How to Make Chocolate Cardamom Pudding (and Turn It Into a Tart)
For an audio described version of this video, click here.
After whipping up her caramelized apple bread with candied ginger and almond on a recent episode of F&W Cooks, cookbook author and food stylist Samantha Seneviratne is back on this week’s installment of Chefs at Home—and this time, it’s all about chocolate and cardamom. Seneviratne not only demonstrates how to make “the easiest, most delicious chocolate cardamom pudding,” but also how you can turn it into a tart, with homemade whipped cream and pistachio-sesame brittle to top it all off. As she cooks, Seneviratne also names some of her top childhood desserts, including a warm chocolate chip cookie, boxed brownies, chocolate éclairs, and more.
Read on for her step-by-step method and follow along with the video above.
Start with the Pudding
First, steep milk with green cardamom pods—smashed with a mortar and pestle—on the stove to infuse it with flavor. As it steeps for an hour over low heat, Seneviratne prepares the remaining ingredients for the custard. Mix egg yolks in a bowl with cornstarch and sugar, whisking it all together, and prepare pieces of bittersweet and milk chocolate in another bowl, with a sieve on top.
Once the milk-and-cardamom mixture is done steeping, add heavy cream and then whisk in the egg-yolk mixture, taking care not to leave any behind. Bring everything to a gentle simmer, so you thicken the mixture and cook out the cornstarch—make sure it doesn’t get too hot, or else you’ll risk scrambling the egg yolks. Whisk out any lumps that occur, and once the custard is ready, take it off the heat and pour it through the sieve right onto the chocolate. Stir and whisk it in so the chocolate melts and incorporates, and voilà, you’ve got pudding! A dash of vanilla extract rounds it all out.
Seneviratne recommends covering the pudding with plastic wrap and chilling it in the refrigerator for an hour or two. To serve, you can enjoy it plain, but she also suggests whipped cream, crème fraîche, or sour cream for toppings.
Make (and Bake) the Tart Shell
Seneviratne likes to make pastry dough in a food processor, but you can also do it by hand. Grab all-purpose flour, sugar, and a little salt, mixing it together in the processor. Then, add in one stick of cold butter, cut into pieces—be sure to leave some chunks of butter in the dough, as they’ll help create a flaky texture, she notes. Ice water (to keep the butter cold) goes in as well. She starts with three tablespoons and then adds a fourth after testing the consistency of the dough. After the dough is done, turn it onto plastic wrap and use the wrap to shape the dough into a disc. Seneviratne recommends chilling the dough in the refrigerator for at least one hour, but she also says you can make the pastry up to three days ahead, or freeze it for up to one month.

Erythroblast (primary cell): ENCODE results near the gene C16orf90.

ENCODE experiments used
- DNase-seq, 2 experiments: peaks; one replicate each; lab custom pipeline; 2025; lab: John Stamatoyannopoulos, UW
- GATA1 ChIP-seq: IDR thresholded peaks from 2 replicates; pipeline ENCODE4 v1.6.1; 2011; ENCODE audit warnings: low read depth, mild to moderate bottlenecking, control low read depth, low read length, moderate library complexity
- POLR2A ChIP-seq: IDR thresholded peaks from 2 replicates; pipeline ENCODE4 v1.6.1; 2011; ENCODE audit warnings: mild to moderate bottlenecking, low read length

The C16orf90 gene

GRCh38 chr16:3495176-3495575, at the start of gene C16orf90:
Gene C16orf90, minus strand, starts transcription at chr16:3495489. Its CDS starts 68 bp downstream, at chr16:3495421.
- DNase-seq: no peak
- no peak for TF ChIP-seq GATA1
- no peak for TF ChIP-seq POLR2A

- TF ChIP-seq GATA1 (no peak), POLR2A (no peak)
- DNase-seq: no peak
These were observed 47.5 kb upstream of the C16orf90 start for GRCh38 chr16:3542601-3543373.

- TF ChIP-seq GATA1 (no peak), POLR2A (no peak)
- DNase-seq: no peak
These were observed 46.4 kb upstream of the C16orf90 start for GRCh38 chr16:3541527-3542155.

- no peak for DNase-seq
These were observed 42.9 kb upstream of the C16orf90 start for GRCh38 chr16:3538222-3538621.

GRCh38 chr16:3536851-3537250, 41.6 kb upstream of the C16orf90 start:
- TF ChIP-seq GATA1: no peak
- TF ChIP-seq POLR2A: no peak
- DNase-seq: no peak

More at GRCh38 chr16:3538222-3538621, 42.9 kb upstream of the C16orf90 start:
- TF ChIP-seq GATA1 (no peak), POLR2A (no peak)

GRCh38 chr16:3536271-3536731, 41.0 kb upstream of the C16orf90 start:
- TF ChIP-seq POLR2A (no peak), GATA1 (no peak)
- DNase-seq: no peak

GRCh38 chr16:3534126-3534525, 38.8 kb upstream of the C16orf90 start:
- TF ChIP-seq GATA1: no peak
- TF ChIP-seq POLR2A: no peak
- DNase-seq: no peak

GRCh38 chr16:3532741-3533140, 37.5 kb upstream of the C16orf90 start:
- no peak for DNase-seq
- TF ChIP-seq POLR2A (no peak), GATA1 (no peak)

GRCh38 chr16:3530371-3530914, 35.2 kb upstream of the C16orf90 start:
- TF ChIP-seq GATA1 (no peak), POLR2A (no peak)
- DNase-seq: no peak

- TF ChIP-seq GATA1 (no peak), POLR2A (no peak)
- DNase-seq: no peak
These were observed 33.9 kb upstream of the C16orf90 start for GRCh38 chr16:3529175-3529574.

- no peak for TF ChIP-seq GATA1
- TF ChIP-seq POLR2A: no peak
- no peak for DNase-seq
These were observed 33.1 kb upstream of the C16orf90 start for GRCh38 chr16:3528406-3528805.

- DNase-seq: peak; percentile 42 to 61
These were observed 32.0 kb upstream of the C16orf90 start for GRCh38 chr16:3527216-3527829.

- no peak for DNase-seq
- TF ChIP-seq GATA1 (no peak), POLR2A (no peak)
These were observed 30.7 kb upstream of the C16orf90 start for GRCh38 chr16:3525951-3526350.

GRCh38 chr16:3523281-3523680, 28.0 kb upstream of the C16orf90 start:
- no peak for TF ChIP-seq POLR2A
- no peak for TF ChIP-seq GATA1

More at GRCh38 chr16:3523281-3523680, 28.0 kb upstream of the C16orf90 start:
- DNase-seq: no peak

Once the dough is chilled, roll it out, rotating it occasionally, and be sure the dough stays cold. (You can refrigerate it briefly again if needed.) She folds it in half and places it in the tart pan, unfurling it and using a rolling pin to trim off the edges. The tart shell chills for 10 minutes in the freezer and then goes into the oven for a blind bake, lined with parchment paper and filled with pie weights to ensure it stays flat. Bake for 20 to 25 minutes at 375 degrees Fahrenheit, and then, after removing the pie weights, bake completely for an additional 20 to 25 minutes.
You’ll know the crust is done if you can easily lift it out of the pan, Seneviratne says. Pour the custard into the finished shell, spreading it evenly with an offset spatula. Place the tart in the fridge to chill before topping.
Prepare the Brittle
After the tart goes in the fridge, Seneviratne makes the brittle, noting that pistachio and cardamom is a “really common, very classic pairing.” (You can use peanuts if you don’t have pistachios.) You start by making a caramel using water and sugar—the key, she says, is to “just let it do its thing.” Take care not to stir it too early, since it could seize up. Make sure you keep an eye on it so it doesn’t burn, either.
Add in the pistachios, sesame seeds, and salt, and stir them all in so they’re coated. Then, pour the caramel mixture onto a rimmed baking sheet lined with a silicone baking mat (or greased sheet of parchment paper). Spread it out and allow it to harden and cool completely.
Whip the Cream
Lastly, Seneviratne prepares a whipped-cream topping. You’ll need heavy cream, confectioners’ sugar, and cardamom seeds to grind up—Seneviratne believes freshly ground cardamom is “so much more delicious.” It all comes together in a stand mixer.
Assemble the Tart and Enjoy
Take the chilled tart and dollop the fresh whipped cream on top, leaving a border around the edges so a bit of the chocolate peeks through. Then, take the cooled, hardened brittle and cut it up into small pieces, placing them on top of the whipped cream. With both the pudding and tart done, Seneviratne gives them a try. She says the pudding is “super smooth” and “very luscious,” while the tart is “like chocolate cream pie, but even more interesting.” Grab the tart recipe below so you can give it a try yourself.
Come back on Monday, November 16, for our next episode of Chefs at Home featuring chef Rachel Yang.